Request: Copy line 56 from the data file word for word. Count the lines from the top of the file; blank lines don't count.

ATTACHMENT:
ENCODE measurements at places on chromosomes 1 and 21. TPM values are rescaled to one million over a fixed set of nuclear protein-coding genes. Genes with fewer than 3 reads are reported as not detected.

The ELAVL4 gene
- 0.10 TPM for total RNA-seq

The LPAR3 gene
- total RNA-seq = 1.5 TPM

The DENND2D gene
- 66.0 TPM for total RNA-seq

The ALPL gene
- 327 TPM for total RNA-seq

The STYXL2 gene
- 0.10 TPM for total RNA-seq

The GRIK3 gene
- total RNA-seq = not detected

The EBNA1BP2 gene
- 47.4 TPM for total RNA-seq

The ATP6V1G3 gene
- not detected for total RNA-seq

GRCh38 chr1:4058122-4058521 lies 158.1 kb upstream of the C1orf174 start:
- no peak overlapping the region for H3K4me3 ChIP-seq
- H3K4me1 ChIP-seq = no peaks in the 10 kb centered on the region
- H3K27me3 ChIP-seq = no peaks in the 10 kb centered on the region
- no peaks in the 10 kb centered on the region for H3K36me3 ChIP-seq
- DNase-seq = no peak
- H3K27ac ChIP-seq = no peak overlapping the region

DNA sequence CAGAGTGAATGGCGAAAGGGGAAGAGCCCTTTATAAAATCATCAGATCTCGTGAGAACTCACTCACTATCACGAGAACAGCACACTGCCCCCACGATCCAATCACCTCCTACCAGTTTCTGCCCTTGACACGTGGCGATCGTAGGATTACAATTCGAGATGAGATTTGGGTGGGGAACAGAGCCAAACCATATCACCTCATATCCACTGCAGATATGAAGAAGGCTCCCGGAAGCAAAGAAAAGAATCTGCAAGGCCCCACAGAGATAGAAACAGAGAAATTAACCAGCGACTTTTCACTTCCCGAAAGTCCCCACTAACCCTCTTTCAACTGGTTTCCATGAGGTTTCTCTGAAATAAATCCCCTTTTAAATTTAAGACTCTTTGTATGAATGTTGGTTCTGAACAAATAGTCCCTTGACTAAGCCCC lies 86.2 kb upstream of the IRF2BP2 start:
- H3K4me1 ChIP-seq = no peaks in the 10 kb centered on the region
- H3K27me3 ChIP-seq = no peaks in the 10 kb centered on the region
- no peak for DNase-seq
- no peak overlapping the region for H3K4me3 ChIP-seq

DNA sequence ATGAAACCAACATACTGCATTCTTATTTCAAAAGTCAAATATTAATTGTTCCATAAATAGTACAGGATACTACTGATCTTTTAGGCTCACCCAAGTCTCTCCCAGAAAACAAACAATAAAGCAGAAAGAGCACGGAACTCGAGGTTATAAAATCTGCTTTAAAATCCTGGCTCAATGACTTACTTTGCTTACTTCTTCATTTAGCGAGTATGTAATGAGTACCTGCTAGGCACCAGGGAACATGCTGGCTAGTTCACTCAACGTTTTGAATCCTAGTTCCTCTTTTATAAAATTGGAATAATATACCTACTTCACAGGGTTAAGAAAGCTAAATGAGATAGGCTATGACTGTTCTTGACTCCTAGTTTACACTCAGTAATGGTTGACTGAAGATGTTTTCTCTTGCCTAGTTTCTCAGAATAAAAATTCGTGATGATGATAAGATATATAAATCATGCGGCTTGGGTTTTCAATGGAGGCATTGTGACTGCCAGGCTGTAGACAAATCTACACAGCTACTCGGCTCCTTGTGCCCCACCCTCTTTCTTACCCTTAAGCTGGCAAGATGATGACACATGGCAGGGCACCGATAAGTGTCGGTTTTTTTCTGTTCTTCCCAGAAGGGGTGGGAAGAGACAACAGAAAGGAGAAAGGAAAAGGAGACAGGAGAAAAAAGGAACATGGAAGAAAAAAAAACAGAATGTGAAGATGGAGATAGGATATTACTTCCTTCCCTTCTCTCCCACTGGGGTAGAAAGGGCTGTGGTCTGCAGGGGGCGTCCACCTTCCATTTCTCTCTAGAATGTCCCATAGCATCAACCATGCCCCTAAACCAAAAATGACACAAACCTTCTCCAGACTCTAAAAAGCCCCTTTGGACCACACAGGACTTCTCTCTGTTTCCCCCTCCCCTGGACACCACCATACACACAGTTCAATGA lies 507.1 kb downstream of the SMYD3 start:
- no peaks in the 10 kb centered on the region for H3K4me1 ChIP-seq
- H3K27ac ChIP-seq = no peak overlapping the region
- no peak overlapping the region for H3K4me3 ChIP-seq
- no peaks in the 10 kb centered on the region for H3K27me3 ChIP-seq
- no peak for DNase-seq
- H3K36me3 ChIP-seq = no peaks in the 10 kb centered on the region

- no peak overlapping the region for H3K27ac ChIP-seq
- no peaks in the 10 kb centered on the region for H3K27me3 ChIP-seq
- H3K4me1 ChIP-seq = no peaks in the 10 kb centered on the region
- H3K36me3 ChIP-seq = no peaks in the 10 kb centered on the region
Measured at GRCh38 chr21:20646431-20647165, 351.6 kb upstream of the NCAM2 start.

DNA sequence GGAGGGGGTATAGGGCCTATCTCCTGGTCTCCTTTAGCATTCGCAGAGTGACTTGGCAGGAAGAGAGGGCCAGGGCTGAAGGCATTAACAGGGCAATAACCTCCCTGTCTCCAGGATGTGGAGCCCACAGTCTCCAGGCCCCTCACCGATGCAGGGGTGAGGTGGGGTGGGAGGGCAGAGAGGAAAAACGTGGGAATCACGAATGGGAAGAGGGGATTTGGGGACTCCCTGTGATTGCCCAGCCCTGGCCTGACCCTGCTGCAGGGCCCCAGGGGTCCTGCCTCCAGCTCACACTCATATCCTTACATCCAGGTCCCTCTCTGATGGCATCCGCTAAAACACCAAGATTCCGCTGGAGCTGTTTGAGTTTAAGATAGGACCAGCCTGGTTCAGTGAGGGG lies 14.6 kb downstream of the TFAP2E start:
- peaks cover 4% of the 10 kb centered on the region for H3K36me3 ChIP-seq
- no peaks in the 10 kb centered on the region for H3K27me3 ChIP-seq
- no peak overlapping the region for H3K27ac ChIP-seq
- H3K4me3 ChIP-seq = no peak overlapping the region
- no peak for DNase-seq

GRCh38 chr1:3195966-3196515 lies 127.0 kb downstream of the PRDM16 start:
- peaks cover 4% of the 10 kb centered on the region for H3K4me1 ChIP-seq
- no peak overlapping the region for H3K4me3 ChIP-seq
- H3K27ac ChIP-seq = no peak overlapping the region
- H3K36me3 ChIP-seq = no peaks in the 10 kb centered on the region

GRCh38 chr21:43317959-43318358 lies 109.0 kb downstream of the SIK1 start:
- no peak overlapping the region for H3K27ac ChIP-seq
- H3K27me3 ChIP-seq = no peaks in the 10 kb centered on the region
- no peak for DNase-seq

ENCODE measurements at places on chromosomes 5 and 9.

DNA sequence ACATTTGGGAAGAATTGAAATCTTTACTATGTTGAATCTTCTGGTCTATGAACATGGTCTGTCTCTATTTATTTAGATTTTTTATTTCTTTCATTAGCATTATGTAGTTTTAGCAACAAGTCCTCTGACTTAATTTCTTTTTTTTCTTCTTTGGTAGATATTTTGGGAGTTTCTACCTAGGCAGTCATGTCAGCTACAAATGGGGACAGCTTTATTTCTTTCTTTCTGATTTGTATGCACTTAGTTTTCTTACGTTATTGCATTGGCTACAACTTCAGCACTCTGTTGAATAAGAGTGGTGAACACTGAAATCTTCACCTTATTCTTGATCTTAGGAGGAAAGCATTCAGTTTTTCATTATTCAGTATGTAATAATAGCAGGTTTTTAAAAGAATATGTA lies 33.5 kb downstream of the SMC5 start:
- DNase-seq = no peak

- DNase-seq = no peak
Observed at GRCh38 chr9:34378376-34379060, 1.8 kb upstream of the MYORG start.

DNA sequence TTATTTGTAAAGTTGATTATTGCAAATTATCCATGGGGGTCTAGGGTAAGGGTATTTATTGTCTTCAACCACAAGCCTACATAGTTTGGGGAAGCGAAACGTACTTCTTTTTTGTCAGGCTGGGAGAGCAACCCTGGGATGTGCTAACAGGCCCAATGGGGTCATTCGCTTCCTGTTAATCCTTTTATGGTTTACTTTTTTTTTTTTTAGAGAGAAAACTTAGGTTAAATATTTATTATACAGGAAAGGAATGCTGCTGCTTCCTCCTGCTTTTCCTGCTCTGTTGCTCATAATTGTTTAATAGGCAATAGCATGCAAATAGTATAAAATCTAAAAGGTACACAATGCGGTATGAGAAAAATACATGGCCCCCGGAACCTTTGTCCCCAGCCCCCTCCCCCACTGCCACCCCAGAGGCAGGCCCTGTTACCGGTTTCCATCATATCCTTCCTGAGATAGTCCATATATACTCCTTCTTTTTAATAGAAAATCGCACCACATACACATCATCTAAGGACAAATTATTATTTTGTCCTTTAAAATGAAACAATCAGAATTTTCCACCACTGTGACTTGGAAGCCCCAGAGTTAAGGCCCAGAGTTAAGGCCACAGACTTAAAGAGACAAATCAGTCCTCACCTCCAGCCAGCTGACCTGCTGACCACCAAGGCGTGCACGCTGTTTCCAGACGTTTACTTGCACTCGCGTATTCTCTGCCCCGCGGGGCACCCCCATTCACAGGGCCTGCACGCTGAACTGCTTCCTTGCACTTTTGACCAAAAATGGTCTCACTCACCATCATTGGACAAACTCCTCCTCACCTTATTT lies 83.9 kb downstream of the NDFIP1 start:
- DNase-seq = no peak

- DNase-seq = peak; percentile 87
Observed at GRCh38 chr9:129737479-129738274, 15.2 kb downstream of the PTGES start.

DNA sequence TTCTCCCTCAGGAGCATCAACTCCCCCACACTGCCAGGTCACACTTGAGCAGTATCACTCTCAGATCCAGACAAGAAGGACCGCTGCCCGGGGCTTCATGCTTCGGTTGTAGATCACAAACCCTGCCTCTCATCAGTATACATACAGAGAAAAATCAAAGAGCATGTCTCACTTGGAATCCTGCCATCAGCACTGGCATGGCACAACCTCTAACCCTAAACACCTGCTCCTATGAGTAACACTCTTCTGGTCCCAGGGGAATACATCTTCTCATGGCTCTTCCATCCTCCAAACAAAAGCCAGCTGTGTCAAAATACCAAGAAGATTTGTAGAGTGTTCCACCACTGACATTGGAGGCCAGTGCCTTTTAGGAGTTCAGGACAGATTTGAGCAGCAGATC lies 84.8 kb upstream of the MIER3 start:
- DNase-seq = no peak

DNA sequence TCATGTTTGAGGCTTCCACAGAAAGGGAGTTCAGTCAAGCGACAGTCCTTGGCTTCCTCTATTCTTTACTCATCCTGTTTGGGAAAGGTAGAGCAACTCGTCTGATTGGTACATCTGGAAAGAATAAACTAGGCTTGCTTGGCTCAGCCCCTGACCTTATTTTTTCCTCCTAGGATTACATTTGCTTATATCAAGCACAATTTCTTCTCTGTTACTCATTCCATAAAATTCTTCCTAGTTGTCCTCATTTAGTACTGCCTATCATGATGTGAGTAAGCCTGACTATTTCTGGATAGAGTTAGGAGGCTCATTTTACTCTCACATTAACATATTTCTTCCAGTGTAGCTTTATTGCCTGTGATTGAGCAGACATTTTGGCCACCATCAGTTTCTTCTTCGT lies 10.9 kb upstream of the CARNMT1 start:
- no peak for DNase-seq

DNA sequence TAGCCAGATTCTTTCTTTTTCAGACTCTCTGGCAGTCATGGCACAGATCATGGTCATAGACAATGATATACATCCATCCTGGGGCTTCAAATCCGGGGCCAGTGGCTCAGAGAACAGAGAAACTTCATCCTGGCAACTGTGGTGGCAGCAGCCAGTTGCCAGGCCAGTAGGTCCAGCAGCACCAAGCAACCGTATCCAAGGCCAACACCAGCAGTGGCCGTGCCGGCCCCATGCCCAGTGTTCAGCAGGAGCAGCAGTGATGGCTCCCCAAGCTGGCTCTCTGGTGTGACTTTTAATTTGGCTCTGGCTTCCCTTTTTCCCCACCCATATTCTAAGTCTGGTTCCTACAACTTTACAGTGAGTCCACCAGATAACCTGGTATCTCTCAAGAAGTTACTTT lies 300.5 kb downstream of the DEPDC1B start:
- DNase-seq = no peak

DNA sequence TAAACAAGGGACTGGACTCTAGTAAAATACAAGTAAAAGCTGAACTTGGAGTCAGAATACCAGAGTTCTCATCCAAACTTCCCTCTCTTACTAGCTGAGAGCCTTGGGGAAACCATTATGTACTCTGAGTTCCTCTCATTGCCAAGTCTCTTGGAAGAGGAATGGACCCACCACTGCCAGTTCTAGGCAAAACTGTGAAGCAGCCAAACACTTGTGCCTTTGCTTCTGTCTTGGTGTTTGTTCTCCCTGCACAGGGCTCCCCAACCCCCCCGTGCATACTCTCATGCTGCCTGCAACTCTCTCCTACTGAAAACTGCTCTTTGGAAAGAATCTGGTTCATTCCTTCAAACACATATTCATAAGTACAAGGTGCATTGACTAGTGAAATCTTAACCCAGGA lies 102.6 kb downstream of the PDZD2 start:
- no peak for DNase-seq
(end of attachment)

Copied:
- no peak for DNase-seq